A recent visit to England once again confirmed my opinion of British bathroom technology. Flush the toilet, and quite often, apart from a rumbling and murmuring, nothing much happens. When it is the least suiting and most embarrassing, you have to pump, press and pray for that relieving gush of water to finally come. Reaching the washbasin, you are usually faced with two separate hot and cold water taps, thus being offered the choice between scorching your hands or not getting your fingers clean.
Taking a shower is even more complicated. Due to a Victorian age infrastructure, decades of privatisation with old, leaky water pipes never having been replaced, and a consequently widespread necessity for water-cisterns somewhere under the roof, a normal shower-pressure can only be achieved by sucking and pressurising the water with a pump. At the same instance it is also heated electrically. All this works at times, but can require a complicated setup of pulling switch-cords in the bathroom, fine-tuning several rotating knobs and pushing buttons not clearly labelled. All after which it is possible you achieve a mild flow that is fluctuating between too hot and too cold.
For a German, at least, this is confounding. For decades it has for us been the most normal thing to flush once, with the additional choice of long or short, so as to save water. Washing your hands, hot and cold is pre-mixed and adjustable before it reaches you. The same is true in the shower and bath, where some modern setups are in addition adjustable with a passively working thermostat. And even if styled in fancy pink or lush green, a rubber plug-on shower-head for the bathtub has in Germany simply been unthinkable for many years.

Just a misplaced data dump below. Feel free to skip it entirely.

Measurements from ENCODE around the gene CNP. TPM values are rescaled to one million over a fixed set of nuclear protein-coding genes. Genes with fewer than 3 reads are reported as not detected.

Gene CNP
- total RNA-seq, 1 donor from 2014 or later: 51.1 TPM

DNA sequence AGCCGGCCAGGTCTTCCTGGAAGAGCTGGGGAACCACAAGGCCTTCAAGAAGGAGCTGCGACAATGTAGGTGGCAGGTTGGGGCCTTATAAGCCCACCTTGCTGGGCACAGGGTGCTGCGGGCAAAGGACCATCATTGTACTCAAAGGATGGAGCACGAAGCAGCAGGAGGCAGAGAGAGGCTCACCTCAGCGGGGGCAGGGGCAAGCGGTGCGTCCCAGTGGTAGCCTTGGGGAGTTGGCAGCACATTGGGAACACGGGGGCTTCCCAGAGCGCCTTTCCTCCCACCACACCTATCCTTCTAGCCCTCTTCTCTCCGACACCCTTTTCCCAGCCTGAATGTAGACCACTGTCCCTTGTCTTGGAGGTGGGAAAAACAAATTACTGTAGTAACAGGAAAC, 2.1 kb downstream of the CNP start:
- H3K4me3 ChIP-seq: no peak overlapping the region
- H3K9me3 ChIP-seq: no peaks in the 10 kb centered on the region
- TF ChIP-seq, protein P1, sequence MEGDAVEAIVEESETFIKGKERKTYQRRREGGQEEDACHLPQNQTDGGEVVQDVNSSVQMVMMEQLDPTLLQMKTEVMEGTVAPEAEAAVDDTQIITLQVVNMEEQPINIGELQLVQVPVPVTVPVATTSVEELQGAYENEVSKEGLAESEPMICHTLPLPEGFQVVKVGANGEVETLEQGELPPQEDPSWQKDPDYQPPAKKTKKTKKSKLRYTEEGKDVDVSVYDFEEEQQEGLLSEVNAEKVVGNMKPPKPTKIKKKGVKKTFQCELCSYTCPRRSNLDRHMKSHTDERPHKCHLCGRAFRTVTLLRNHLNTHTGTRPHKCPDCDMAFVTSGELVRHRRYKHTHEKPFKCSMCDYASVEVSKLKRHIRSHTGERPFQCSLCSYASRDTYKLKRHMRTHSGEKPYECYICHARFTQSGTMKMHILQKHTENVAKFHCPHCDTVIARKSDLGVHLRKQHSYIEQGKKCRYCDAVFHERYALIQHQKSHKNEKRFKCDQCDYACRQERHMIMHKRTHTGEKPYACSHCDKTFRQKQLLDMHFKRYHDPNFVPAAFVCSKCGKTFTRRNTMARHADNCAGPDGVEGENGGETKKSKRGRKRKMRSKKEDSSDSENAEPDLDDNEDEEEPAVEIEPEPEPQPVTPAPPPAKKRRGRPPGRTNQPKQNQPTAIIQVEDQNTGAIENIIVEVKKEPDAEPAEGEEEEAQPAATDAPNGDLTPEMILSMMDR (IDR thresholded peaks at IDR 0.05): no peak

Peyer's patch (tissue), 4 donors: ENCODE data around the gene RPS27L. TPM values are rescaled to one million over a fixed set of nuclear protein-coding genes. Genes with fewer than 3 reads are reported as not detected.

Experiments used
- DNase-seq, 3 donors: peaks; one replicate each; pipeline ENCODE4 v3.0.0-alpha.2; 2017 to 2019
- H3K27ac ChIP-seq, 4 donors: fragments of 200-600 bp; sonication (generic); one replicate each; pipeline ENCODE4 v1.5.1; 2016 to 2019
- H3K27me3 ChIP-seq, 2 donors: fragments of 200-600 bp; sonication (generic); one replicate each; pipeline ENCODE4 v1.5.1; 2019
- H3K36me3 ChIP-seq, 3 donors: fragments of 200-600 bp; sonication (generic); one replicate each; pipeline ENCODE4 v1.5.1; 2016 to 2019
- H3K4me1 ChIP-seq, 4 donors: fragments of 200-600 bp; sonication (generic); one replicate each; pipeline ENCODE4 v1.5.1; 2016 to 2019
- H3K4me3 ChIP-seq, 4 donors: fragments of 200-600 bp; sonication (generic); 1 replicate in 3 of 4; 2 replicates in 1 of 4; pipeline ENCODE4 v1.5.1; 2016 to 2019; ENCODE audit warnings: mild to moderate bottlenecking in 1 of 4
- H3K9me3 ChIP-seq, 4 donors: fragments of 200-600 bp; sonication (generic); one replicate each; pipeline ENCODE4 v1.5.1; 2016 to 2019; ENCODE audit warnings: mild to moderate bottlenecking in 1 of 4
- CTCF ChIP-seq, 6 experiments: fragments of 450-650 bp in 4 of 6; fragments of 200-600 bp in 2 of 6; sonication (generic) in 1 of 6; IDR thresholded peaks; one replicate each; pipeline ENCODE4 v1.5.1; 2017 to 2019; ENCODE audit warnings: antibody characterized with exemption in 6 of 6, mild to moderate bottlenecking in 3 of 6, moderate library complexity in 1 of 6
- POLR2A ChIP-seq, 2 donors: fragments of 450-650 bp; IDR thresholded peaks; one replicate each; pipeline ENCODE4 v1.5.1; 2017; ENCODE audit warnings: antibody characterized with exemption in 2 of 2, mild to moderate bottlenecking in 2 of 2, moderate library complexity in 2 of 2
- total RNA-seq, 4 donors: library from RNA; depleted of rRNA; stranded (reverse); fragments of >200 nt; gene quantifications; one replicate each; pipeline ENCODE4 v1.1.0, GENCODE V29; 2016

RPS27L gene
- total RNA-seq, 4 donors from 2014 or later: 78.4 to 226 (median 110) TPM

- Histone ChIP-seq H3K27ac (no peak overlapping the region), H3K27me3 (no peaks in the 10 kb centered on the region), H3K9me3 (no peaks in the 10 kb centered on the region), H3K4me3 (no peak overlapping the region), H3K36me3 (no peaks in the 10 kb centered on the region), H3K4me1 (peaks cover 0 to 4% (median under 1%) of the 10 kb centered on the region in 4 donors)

I can only imagine that there must be a mixture of ignorance on sides of the often little-travelled British buyer and a cartel- or oligopoly-like structure on sides of the producers that makes all this possible. Dreams of the old empire, with thinly gold-plated taps or flush knobs just can’t compensate when facing something that simply works.
Roaming the country, we have seen quality appliances in one or two ‘luxury’ bed and breakfasts, but even visiting a hotel is far from being any kind of guarantee. I am sure the more affluent people in England do not have these problems, but that once again goes to show what a class-divided society this is.
So here, at least, and quite clearly, German engineering wins against those echoes of a once innovating nation. While David Cameron’s heroic and Hugh-Grant-like speech may have evoked great emotions, in either direction, mind you, Ed Miliband may have been more right when he said: ‘Britain can do better than this.’ In the bathroom, for one, this should easily be true.